New hybrid plan for K-5 OK’d

Just hours after residents rallied to have schools reopened at least on a hybrid basis, U-CF School Board directors voted to do just that. At least for grades K-5 who will start with a hybrid schedule on Oct. 12. The board will vote on what to do with grades 6-12 in October with an eye on bringing those students back with a hybrid plan on Oct. 26.

According to Superintendent of Schools John Sanville, the phased reopening of schools is possible because the Chester County Health Department reports an acceptable decrease in COVID-19 case numbers that make it safe to bring younger students back.

“The numbers support moving in this direction,” Sanville said. “The Chester County Health Department recommends that the reopening of schools happens in a phased way beginning with the younger grades first…and districts should assess the reopening. In other words, is it working? Are people safe? Are people getting sick? Does it make sense to remain open? Does it make sense to expand the opening?”

It’s that wait and assess recommendation that is delaying the opening for middle and high school students. There is a much lower risk of spread for students who are in elementary school, Sanville said.

The vote for bringing the younger students back to some level of brick and mortar education came after a vote on an updated Health and Safety Plan that may be found here

Approval for the plan was 9-0.

The phased reopening — beginning Oct. 12 — calls for K-5 students attending classes in school buildings for half days, five days per week. The other half-day, morning, or afternoon depending on the group, students will have asynchronous online classes. Assistant Superintendent of Schools John Nolen said families will be getting full details on the plan in the coming week.

“I believe this is the best hybrid plan we can do,” said board President Jeff Hellrung before the vote. He added that there are reasons for holding off on bringing middle and high school students back to brick and mortar instruction.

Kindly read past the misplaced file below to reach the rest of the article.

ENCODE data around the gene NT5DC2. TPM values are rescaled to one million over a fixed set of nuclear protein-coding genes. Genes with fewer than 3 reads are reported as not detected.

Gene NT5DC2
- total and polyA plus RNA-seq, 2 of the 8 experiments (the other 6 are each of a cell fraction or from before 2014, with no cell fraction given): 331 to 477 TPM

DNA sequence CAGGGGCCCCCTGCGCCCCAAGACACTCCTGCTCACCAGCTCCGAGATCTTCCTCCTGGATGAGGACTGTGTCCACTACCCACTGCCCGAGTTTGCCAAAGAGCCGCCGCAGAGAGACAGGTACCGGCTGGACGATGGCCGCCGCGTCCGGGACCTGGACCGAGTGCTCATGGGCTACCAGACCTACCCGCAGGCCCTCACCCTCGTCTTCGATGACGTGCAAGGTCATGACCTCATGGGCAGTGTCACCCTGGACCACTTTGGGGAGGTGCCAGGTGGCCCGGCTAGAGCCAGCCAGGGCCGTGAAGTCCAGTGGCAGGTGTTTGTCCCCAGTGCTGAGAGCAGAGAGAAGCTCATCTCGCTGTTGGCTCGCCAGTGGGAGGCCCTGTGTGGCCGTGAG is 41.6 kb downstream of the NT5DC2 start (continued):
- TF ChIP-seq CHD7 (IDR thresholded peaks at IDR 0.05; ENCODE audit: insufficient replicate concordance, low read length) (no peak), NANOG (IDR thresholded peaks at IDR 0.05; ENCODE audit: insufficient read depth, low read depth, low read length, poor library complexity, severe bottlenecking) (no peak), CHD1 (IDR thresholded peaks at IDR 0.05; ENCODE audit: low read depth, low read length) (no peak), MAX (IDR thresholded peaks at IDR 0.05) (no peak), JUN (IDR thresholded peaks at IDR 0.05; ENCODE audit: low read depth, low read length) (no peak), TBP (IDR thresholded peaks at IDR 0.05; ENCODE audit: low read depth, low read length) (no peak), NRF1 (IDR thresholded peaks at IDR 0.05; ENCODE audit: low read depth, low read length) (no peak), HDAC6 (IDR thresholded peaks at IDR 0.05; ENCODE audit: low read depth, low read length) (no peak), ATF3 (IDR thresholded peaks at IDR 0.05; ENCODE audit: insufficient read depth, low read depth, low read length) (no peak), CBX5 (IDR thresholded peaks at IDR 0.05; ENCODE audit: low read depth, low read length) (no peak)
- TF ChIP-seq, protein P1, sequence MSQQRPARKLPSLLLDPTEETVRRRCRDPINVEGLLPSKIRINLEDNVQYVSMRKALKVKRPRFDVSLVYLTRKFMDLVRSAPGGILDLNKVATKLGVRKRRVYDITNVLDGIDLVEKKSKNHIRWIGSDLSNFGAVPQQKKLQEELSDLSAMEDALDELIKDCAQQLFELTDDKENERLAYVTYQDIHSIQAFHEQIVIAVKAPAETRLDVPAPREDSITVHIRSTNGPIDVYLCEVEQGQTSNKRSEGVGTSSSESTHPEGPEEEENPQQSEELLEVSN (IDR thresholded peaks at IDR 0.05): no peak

Hellrung said the county Health department recommended beginning with the younger students, and that those in K-5 have “the greatest need for in-person instruction and will benefit the most from the hybrid plan.”

Waiting to bring back the older students, he said, would allow the district more time in “managing the complexities and details that will be required.”

Among the factors in determining whether or not to resume in-person instruction for the middle and high school is the need to keep the number of COVID cases low and accepting the recommended distancing of three to six feet, Hellrung said.

He then went on to say that — even if in-person instruction returns to all day every day — there will not be a return to normalcy unless and until there is a vaccine for the COVID-19 virus. But that the district will do everything it can to get the schools open by following all mitigation guidelines, “especially masking and avoiding large, extended indoor gatherings at close quarters and that we will support each other and get through this together.”

The vote on whether to reopen for older students is on Oct.12.

About Rich Schwartzman

Rich Schwartzman has been reporting on events in the greater Chadds Ford area since September 2001 when he became the founding editor of The Chadds Ford Post. In April 2009 he became managing editor of ChaddsFordLive. He is also an award-winning photographer.

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